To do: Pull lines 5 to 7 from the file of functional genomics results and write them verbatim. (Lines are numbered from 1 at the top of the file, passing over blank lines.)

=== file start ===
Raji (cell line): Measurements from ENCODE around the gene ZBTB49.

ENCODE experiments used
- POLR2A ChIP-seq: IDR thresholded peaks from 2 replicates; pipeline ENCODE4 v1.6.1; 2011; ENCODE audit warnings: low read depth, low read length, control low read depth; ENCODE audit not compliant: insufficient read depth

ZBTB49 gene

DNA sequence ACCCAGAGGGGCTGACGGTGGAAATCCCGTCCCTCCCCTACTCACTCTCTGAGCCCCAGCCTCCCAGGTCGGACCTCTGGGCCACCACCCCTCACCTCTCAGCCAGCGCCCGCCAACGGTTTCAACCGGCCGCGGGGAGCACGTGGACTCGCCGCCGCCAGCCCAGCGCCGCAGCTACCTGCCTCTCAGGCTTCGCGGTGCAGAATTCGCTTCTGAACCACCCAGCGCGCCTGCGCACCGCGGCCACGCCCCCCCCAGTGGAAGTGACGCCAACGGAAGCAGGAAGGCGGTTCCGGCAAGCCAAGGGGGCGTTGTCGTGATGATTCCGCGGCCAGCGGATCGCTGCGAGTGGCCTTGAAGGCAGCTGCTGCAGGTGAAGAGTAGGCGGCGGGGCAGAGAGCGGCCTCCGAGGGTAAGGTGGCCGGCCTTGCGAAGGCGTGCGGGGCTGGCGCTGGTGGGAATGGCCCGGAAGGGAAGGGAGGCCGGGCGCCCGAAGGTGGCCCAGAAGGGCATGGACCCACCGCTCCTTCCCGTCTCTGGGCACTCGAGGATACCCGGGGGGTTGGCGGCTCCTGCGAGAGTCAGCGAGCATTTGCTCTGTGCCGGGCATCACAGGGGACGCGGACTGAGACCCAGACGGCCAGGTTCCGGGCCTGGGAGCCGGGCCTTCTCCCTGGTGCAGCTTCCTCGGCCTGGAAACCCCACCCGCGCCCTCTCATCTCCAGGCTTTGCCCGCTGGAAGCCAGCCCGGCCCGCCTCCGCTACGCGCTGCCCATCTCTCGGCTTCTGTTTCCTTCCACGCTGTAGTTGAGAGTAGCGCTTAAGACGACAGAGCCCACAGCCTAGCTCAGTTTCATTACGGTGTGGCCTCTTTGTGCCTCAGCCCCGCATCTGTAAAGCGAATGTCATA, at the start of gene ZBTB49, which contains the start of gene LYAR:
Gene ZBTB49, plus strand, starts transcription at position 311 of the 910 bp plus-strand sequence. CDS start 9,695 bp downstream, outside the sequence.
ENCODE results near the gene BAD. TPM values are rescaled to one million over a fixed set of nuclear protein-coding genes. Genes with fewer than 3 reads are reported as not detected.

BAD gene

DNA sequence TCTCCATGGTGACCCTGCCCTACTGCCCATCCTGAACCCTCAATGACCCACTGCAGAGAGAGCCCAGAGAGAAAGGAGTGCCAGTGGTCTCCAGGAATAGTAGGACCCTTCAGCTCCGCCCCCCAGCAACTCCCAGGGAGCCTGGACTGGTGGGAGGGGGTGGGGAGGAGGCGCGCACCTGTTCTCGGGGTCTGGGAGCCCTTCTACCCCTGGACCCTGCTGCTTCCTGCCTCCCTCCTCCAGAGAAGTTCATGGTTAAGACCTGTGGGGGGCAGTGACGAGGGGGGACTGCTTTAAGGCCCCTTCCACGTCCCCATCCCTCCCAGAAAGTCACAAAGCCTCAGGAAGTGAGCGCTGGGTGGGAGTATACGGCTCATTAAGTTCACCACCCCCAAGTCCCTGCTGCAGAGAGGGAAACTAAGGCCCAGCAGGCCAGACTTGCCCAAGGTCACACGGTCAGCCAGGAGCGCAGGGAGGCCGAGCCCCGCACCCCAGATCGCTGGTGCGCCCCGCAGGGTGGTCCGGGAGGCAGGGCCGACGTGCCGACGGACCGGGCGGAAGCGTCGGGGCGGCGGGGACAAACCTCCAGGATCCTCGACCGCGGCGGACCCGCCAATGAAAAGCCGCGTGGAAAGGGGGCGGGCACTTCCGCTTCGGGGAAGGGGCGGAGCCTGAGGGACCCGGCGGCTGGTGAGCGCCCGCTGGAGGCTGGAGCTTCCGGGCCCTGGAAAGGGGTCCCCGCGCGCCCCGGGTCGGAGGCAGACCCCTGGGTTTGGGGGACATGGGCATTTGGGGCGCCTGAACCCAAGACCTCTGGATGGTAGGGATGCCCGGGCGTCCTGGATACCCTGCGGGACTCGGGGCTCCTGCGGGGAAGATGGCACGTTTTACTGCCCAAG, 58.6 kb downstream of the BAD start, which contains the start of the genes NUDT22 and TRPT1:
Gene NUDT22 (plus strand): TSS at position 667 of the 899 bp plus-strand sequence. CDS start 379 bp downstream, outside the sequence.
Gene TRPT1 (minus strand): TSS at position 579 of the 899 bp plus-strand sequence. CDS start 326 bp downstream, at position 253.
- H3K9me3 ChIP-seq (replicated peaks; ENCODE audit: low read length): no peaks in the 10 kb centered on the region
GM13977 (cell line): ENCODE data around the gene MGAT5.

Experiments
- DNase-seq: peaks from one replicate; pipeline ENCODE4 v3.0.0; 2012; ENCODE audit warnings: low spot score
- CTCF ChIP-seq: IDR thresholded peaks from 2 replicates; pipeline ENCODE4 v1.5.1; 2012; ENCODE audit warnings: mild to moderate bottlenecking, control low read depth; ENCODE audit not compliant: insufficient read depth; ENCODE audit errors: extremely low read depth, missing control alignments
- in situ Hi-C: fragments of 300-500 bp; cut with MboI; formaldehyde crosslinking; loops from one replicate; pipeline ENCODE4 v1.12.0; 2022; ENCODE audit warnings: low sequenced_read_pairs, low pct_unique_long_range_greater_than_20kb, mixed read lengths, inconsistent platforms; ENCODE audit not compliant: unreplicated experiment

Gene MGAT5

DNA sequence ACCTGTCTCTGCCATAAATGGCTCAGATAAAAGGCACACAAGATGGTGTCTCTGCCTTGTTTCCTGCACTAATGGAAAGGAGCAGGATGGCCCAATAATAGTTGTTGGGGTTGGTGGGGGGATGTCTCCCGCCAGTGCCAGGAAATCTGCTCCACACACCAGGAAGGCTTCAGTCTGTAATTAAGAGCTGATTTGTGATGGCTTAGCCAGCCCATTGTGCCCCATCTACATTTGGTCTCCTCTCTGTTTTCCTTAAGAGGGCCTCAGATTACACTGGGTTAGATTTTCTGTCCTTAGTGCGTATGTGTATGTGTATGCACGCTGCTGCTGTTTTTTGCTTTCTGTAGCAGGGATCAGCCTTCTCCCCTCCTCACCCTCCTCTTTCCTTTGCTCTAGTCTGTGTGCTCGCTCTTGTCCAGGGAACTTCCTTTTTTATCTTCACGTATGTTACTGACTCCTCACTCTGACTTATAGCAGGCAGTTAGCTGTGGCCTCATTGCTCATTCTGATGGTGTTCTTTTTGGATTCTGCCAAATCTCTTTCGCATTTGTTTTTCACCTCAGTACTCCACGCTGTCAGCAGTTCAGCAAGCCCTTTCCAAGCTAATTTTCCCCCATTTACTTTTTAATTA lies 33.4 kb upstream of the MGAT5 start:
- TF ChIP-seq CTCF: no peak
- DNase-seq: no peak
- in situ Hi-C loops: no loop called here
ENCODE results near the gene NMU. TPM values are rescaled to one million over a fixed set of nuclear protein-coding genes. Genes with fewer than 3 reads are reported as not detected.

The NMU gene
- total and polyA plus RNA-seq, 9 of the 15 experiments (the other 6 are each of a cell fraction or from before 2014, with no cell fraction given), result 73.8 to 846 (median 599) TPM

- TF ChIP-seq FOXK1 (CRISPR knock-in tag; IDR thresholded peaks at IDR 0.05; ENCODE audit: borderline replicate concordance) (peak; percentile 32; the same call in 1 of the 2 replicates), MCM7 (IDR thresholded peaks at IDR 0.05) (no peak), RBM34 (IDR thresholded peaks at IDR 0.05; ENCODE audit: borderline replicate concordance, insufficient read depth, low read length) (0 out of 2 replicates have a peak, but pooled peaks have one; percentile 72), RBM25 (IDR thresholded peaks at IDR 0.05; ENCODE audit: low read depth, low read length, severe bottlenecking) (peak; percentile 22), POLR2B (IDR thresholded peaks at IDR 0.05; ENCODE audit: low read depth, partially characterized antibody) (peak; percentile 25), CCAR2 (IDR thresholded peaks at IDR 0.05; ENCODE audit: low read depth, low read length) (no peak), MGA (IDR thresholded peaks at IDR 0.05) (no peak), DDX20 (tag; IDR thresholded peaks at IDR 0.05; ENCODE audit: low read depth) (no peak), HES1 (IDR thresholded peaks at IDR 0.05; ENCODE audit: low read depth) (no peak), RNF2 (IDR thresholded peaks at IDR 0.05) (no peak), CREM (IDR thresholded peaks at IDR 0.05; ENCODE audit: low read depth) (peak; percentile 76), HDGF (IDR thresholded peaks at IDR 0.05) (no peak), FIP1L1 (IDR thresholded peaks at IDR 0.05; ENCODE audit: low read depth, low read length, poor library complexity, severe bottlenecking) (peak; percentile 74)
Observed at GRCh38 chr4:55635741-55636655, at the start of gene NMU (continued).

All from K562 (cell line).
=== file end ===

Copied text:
DNA sequence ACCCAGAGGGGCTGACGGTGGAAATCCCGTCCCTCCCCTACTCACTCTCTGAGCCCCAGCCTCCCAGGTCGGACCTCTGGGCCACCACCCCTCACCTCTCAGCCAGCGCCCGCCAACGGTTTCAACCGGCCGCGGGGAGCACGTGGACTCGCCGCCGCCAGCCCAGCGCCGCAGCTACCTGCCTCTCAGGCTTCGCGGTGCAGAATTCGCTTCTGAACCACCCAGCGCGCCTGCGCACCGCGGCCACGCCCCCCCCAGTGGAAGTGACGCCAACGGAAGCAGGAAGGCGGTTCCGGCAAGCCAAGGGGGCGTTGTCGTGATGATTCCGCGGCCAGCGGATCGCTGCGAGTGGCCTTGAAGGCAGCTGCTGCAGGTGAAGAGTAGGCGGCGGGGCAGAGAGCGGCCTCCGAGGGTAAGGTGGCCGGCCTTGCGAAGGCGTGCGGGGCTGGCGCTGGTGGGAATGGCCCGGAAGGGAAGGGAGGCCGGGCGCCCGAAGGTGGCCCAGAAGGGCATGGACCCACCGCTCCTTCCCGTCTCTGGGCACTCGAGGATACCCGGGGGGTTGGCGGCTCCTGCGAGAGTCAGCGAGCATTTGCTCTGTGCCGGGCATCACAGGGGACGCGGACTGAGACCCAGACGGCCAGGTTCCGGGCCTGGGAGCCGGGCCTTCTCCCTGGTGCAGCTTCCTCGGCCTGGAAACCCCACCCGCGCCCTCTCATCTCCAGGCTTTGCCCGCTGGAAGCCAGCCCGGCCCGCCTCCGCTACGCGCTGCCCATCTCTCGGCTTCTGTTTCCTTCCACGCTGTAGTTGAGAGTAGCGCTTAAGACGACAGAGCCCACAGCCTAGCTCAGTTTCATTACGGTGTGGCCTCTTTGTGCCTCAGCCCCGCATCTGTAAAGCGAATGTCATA, at the start of gene ZBTB49, which contains the start of gene LYAR:
Gene ZBTB49, plus strand, starts transcription at position 311 of the 910 bp plus-strand sequence. CDS start 9,695 bp downstream, outside the sequence.
ENCODE results near the gene BAD. TPM values are rescaled to one million over a fixed set of nuclear protein-coding genes. Genes with fewer than 3 reads are reported as not detected.